Tefltastic was one of the first blogs I subscribed to when I started teaching online. It’s full of wonderful lesson plans, resources, and brain-friendly, fun ideas. I feel very in tune with Alex Case and his approach to education, and his blogs seems to cover almost any kind of lesson plan you can imagine. He covers the whole ELT area from business English to Exam English. There are many ideas and/or links to pdfs or other files you can use in the virtual classroom.
5) EFL Classroom 2.0
This is actually a NING with a huge global network created by David Ddeubelbeiss. It hosts multiple blogs and anyone who joins EFL classroom 2.0 gets their own blog. The blogs also have privacy settings, so you can use them for class blogs, etc. I will share the link to David’s blog here as he is the giant behind a thousand initiatives online, including English Central. How this leading entrepreneur finds time to manage his multiple blogs and communities on LinkedIn is beyond me, but he seems to care deeply about grass-roots, teachers, and education in general. He is a great poet and author, which definitely adds to my attraction to his blogs. In fact, most blogs or educational professionals that I follow have that poetic spirit. His blog is about the essence of teaching as it should be. The resources on the NING itself would keep teachers happy in resources for a few lifetimes, and he is also famous for his monster posts such as ’50 ways to use song and music in the classroom’.
This is a big favourite of mine as I am deeply interested in social and emotional learning. That’s what lies behind all of my brain-friendly endeavors. There are about ten categories overall, another one being about ‘brain-based learning’. It has a technology section too, and all kinds of fascinating articles. It’s the perfect blog for those who wish to implement blended learning and integrate classroom activities with online work, as there are many articles covering this topic.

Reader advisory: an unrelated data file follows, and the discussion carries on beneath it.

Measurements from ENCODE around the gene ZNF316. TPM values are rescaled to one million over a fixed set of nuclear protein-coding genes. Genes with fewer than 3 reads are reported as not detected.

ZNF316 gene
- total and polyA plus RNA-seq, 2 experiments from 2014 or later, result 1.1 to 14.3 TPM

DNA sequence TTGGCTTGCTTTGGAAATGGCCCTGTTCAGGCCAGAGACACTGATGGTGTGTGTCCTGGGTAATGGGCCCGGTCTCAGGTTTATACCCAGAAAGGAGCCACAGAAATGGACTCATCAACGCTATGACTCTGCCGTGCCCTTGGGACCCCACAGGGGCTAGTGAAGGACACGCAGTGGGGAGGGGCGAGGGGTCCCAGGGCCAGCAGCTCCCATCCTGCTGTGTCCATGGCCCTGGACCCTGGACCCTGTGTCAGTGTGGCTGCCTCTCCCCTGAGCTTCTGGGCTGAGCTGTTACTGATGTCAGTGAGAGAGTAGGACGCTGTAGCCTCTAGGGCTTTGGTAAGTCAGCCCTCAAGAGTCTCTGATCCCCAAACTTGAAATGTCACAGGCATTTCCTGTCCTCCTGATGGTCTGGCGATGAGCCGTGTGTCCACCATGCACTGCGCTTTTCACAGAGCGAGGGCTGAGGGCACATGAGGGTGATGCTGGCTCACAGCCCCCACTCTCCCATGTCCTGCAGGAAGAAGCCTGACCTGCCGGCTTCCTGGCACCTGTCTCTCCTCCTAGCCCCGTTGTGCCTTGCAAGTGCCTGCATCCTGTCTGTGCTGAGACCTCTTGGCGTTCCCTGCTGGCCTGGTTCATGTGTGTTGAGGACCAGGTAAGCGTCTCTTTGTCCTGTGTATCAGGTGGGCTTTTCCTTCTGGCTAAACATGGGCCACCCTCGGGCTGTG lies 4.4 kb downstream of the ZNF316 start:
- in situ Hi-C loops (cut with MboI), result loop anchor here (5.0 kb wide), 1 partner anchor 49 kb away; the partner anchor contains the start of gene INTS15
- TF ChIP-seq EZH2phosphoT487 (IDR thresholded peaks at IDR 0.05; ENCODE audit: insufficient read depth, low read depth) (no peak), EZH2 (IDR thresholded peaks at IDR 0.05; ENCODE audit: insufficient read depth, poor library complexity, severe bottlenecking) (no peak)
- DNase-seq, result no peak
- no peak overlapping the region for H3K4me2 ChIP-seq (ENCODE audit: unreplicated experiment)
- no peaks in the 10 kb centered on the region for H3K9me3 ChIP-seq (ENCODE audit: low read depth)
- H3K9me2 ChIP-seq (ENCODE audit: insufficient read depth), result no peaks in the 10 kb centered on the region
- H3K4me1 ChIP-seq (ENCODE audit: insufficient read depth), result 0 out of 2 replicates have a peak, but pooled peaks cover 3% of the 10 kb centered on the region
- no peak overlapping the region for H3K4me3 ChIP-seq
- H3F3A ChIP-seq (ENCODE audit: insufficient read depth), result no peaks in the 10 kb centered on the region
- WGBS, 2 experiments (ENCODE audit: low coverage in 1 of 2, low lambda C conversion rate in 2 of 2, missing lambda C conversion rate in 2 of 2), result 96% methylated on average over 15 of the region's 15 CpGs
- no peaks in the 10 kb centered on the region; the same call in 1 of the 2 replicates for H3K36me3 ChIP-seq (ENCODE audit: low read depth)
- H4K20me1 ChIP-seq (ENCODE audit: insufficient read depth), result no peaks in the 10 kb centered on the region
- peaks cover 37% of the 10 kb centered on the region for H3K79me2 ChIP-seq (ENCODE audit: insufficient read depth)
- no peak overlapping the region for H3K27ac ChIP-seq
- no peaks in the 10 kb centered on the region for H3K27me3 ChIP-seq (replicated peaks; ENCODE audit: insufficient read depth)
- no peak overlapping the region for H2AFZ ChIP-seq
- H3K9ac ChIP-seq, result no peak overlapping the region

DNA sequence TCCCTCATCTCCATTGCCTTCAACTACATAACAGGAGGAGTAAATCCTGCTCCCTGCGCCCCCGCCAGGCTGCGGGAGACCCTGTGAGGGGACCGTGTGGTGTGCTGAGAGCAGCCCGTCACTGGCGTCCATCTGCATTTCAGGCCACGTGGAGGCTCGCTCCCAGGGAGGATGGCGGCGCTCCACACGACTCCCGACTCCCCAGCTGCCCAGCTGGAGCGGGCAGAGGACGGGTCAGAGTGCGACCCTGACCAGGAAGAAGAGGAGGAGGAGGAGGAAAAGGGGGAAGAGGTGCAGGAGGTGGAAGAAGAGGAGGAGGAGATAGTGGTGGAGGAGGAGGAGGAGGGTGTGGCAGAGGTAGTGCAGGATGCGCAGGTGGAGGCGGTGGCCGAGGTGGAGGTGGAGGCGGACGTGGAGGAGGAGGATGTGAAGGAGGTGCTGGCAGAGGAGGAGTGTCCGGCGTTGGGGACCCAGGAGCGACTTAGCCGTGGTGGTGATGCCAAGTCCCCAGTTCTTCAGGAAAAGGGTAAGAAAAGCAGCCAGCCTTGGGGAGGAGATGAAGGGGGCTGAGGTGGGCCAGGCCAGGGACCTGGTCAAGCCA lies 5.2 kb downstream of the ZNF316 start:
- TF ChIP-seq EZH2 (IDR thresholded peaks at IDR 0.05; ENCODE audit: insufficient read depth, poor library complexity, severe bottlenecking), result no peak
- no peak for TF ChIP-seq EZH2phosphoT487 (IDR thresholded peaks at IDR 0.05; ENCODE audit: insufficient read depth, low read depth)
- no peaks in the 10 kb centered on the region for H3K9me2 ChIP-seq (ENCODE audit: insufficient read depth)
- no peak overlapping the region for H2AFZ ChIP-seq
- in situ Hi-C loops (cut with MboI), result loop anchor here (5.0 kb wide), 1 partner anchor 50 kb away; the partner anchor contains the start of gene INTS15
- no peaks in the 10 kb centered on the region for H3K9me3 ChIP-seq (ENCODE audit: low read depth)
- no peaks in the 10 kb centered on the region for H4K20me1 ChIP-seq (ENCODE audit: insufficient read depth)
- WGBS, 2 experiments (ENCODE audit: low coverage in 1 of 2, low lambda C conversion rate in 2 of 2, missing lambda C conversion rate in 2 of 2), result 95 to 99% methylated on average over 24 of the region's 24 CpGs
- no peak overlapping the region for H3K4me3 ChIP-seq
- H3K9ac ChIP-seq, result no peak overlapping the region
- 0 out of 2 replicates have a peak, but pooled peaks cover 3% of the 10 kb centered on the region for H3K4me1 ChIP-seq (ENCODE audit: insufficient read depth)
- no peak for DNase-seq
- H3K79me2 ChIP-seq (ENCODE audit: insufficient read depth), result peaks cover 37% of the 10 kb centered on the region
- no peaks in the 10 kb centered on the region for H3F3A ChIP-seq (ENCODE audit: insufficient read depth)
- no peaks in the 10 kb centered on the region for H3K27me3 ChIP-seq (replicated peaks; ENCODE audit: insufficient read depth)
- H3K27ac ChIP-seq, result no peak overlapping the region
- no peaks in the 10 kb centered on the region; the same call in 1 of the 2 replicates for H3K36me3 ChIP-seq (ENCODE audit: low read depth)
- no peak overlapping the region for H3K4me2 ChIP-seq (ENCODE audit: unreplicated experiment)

7) E-moderation station blog
The e-moderation station blog by Nicky Hockly is full of things that online teachers need to know. Nicky is a true leader in online teaching, the author of ‘Webinars – A Cookbook for Educators, and co-author of ‘Teaching Online’. Her blog is an inspiration for online Edupreneuring. She covers educational technology issues, webinars, and much, much more.
8 ) The Rapid e-Learning Blog
A crucial blog for anyone who wants to learn more about course design, managing e-learning projects, or the art of content creation. The knowledge on this blog is amazing, the expertise is cutting-edge and I want to learn everything that Tom Kuhlmann has to tell us about becoming a rapid e-learning pro.
Edudemic covers everything I’m interested in (or any teacher is interested in for that matter). I would call it the glossy magazine of ELT blogs, except that it’s also intelligent. It combines cutting-edge news with beautiful visuals and many lists of top things teachers should do, try or know. It appeals to all spectra and niches of education , and does great work in promoting blended learning. A great feature is the ‘teacher guides’ , which is kind of like our WiZiQ resources section on the main WizIQ website.
10) Free technology For Teachers
Last but not the least, this classic site has got to be on your list. I have made many exciting discoveries here. This blog offers many free guides and tutorials as well as wonderful ideas for blended or online learning. The author, Richard Byrne, curates an enormous amount of resources and describes how to use educational tools in the classroom. It’s especially useful for teachers who are new on the internet, as it takes you through many basic tools and resources that you should not be without.
What Blogs Mean to me.
My final thoughts are that I have learnt so much from reading educational blogs that it feels wrong in not being able to mention all of them here. In that light, I have been inspired to create a larger list to share on Pinterest – that way we can all have a bigger picture in visual style. Whenever that is done I can share it in a future article.
Blogging is a special pursuit. Blogging is about giving back to the educational community and society at large. In our case, as a global platform on the internet, it is giving back to the world at large. I thank all educational bloggers from the bottom of my heart for everything I have learnt, and for inspiring me to start my own blogging.